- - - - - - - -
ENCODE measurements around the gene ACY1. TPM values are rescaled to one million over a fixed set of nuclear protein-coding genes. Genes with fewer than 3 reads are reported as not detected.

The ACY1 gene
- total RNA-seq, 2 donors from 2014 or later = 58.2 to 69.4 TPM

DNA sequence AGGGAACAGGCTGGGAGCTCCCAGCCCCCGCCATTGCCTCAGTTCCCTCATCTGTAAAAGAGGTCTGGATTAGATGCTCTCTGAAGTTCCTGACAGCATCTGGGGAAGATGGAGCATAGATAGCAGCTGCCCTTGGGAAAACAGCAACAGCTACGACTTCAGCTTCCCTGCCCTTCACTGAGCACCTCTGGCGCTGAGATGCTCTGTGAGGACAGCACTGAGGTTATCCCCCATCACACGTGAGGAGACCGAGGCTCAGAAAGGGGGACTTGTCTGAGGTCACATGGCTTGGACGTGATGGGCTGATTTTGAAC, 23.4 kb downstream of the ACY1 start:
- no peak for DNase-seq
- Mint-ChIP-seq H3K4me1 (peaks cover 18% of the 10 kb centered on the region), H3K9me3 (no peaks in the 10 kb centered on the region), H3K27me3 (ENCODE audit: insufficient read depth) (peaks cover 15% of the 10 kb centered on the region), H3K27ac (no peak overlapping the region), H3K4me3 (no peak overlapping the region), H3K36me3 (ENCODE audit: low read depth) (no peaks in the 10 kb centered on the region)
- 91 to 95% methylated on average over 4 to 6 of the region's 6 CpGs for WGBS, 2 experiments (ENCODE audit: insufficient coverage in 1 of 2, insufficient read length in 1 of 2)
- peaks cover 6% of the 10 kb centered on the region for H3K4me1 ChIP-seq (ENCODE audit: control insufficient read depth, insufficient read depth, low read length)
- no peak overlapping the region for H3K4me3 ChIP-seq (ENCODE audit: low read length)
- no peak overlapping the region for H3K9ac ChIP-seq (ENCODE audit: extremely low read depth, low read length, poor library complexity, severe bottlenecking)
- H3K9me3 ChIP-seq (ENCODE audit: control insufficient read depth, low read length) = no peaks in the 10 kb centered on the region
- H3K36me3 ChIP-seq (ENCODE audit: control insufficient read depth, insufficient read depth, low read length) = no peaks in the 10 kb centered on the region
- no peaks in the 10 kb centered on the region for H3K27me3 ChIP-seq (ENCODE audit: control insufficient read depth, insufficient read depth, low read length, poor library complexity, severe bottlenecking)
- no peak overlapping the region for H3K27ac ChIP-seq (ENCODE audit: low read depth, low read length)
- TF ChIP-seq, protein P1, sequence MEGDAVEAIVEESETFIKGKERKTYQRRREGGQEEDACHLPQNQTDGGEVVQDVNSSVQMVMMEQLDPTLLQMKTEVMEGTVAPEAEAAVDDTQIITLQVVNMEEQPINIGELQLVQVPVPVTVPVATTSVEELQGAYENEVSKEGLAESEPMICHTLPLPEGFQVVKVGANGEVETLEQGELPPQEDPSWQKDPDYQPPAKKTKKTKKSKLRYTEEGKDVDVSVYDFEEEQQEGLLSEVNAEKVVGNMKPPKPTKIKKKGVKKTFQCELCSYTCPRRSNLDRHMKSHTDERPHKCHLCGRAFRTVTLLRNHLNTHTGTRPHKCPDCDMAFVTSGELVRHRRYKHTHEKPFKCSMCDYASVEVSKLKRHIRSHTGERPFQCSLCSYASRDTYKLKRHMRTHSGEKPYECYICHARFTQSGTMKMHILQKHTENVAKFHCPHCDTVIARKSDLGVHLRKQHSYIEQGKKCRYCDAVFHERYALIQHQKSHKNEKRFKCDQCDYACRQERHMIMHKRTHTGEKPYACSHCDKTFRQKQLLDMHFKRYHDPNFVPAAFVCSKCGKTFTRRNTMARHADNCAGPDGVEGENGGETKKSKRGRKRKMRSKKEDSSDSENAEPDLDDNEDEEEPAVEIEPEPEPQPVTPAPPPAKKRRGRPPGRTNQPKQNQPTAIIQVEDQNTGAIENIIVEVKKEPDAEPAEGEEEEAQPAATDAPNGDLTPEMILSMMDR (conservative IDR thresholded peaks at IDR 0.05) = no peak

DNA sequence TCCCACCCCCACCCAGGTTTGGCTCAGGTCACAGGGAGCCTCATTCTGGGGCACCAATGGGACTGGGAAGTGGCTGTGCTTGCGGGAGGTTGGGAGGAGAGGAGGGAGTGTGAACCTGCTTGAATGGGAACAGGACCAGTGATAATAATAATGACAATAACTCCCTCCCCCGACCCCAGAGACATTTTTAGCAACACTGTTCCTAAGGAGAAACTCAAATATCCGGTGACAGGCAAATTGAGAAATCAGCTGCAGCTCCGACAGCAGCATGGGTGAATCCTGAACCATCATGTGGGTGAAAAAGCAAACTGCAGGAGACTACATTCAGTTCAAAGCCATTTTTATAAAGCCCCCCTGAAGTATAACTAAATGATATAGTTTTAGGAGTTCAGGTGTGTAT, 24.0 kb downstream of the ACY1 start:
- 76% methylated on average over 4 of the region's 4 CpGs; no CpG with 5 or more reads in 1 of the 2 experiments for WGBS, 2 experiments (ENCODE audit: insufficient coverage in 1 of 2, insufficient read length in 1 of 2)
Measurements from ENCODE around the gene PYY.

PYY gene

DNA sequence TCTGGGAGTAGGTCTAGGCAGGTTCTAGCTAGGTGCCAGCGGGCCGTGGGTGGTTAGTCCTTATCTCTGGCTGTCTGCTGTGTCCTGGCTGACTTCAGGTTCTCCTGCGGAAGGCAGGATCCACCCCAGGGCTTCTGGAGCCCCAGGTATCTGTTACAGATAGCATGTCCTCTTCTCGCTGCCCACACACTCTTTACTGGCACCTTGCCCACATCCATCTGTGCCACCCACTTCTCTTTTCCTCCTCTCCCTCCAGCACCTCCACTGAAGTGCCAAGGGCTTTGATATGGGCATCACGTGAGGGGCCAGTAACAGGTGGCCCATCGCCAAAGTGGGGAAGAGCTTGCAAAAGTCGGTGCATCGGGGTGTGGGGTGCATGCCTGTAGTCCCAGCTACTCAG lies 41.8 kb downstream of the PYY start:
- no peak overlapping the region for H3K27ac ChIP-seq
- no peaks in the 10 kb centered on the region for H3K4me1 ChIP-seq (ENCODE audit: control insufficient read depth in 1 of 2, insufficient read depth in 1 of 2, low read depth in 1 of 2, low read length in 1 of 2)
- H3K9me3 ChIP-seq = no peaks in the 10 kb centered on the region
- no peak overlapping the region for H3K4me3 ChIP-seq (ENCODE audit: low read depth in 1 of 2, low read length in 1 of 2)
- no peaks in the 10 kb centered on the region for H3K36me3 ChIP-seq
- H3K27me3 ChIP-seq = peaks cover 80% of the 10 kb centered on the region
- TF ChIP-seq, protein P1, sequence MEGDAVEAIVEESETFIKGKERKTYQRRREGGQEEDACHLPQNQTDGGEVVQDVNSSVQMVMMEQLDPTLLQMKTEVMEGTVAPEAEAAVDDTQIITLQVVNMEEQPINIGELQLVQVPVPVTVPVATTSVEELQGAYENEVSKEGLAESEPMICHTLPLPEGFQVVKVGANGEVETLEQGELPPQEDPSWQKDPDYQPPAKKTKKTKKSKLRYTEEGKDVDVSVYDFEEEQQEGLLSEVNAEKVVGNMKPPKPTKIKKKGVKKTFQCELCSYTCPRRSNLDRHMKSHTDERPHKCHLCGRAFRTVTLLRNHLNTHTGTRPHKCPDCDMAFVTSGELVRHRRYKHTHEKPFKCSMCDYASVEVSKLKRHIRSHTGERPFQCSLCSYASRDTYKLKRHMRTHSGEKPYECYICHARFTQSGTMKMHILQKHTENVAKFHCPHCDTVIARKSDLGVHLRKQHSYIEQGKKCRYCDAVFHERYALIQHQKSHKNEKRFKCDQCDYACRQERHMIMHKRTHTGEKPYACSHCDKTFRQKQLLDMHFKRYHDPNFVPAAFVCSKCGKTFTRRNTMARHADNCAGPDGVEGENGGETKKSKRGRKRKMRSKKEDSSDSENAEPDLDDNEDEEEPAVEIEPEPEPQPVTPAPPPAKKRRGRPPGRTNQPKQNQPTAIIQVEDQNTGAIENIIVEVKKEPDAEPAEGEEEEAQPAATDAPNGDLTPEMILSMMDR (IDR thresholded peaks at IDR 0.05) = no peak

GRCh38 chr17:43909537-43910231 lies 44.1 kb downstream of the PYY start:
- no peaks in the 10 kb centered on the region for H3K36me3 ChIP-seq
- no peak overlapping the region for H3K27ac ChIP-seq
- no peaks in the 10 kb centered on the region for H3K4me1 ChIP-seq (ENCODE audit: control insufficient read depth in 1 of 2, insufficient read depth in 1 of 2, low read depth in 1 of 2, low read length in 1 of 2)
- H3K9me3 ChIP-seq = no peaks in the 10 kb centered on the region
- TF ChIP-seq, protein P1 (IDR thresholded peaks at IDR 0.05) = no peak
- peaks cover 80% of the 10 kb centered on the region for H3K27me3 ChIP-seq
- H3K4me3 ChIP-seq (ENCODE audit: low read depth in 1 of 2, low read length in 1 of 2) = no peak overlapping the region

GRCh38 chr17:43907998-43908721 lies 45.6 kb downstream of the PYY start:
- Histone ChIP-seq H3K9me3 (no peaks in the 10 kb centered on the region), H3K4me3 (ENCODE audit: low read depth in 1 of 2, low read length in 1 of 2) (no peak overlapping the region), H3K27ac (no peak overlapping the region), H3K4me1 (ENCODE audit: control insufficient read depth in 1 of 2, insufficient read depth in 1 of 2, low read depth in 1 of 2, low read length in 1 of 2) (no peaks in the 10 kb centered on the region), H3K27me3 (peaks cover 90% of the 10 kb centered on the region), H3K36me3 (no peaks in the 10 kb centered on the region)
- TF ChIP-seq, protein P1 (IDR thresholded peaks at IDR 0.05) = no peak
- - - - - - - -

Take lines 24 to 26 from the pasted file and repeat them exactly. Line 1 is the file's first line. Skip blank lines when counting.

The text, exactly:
- no peak overlapping the region for H3K4me3 ChIP-seq (ENCODE audit: low read depth in 1 of 2, low read length in 1 of 2)
- no peaks in the 10 kb centered on the region for H3K36me3 ChIP-seq
- H3K27me3 ChIP-seq = peaks cover 80% of the 10 kb centered on the region